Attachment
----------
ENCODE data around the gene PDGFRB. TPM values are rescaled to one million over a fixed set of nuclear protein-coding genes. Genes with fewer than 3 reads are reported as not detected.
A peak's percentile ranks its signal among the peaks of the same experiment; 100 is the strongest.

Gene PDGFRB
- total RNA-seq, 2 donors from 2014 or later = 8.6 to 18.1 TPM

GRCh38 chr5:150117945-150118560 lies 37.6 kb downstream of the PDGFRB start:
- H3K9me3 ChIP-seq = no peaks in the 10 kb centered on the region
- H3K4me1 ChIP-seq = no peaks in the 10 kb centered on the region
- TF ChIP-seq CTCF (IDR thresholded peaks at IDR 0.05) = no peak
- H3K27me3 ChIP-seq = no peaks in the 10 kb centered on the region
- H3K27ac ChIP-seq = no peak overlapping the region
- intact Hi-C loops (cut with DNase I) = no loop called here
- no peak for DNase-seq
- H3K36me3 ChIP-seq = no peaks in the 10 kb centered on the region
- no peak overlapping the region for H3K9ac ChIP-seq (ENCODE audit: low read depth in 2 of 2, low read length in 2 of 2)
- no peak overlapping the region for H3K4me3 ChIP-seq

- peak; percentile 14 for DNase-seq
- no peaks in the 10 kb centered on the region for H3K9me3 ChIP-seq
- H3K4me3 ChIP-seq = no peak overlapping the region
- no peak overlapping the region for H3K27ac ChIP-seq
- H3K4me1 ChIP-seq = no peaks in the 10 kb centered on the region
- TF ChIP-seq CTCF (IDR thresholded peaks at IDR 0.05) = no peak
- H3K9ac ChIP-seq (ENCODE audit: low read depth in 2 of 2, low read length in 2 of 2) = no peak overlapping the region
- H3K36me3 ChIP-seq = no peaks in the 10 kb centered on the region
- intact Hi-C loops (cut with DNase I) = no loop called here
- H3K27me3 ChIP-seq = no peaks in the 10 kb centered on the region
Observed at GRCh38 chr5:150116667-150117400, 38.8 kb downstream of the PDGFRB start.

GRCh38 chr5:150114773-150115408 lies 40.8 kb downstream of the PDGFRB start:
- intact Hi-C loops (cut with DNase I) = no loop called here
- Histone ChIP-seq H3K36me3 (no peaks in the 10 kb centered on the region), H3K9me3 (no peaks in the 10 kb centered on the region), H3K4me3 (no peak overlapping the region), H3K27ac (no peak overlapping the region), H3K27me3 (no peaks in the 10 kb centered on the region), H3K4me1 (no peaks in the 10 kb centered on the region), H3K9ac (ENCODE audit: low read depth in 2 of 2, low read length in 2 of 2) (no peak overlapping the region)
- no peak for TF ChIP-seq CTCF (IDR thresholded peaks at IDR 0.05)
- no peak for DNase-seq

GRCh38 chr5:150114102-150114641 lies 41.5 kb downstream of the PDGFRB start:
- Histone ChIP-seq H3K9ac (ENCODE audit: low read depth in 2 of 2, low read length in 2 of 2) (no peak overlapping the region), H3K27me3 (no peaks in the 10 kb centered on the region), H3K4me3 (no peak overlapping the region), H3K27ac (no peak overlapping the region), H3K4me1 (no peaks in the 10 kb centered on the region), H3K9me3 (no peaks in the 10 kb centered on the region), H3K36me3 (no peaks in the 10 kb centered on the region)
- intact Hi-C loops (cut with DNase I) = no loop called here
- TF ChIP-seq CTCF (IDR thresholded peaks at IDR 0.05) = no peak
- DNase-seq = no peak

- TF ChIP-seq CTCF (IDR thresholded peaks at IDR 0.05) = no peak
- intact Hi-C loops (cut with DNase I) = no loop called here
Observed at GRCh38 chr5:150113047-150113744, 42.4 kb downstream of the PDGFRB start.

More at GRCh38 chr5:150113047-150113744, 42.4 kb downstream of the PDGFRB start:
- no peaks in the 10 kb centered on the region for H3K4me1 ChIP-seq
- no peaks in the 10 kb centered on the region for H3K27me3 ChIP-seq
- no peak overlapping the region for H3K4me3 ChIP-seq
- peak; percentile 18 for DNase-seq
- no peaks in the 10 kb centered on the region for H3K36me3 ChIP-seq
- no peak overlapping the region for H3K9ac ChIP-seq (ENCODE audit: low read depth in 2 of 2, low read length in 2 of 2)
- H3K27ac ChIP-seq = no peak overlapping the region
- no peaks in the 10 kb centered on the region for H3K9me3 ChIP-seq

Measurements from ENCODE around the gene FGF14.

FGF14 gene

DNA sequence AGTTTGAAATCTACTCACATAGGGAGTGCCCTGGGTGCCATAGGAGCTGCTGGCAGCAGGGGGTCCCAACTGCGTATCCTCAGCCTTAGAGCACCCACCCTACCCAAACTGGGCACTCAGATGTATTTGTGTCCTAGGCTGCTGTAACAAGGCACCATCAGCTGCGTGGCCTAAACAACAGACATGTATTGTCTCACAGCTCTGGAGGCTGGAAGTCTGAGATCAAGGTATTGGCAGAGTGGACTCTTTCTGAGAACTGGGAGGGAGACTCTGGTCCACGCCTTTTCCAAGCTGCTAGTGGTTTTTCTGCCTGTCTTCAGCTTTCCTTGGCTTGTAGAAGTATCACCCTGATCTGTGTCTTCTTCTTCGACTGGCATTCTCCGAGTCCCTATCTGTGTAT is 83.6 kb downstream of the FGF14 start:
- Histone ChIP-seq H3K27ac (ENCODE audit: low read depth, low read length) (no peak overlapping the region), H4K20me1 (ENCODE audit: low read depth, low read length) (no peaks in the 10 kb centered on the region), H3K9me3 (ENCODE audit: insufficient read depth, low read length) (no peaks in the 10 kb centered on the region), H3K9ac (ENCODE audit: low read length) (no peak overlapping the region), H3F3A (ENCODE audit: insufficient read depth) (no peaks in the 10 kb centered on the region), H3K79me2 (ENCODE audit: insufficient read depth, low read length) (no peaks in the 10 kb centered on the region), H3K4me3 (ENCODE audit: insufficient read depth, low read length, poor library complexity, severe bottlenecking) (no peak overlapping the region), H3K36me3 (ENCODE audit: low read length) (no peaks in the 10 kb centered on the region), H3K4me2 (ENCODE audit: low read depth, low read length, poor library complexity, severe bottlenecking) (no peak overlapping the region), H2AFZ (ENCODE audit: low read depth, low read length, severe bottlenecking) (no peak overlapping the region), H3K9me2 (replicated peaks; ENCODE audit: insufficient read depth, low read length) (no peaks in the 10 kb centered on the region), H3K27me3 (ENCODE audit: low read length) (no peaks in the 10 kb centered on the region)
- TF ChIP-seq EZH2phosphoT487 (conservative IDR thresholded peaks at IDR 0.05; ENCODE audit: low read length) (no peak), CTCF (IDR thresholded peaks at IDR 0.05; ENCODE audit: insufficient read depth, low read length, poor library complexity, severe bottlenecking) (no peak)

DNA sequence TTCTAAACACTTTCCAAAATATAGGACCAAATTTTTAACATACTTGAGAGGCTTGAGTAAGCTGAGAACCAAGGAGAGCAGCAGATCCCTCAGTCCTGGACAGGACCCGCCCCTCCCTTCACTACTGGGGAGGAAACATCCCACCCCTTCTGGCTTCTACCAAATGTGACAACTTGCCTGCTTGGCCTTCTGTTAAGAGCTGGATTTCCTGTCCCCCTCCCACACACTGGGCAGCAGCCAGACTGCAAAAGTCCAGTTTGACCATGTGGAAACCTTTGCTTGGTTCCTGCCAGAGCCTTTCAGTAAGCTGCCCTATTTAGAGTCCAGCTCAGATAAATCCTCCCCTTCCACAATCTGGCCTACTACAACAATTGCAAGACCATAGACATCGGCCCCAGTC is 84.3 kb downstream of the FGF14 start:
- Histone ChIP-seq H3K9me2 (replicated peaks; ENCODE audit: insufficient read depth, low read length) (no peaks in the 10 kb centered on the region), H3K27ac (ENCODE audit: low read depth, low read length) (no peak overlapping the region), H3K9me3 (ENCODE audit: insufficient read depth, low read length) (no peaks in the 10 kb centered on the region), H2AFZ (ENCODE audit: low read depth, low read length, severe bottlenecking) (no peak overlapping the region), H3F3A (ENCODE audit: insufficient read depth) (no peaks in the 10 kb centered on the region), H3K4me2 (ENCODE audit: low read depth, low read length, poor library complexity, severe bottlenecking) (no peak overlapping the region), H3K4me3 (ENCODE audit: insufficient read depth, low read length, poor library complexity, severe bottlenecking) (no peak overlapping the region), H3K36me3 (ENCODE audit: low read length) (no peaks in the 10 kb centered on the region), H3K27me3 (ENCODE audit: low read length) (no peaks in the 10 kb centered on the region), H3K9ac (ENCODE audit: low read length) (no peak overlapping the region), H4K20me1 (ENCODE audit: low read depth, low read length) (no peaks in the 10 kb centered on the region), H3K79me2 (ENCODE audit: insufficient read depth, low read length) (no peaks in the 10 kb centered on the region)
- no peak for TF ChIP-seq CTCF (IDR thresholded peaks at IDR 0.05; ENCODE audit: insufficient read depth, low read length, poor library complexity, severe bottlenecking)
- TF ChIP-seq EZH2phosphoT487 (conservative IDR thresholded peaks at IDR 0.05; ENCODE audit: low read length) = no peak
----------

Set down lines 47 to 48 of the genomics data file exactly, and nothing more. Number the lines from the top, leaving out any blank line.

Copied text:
- H3K27ac ChIP-seq = no peak overlapping the region
- no peaks in the 10 kb centered on the region for H3K9me3 ChIP-seq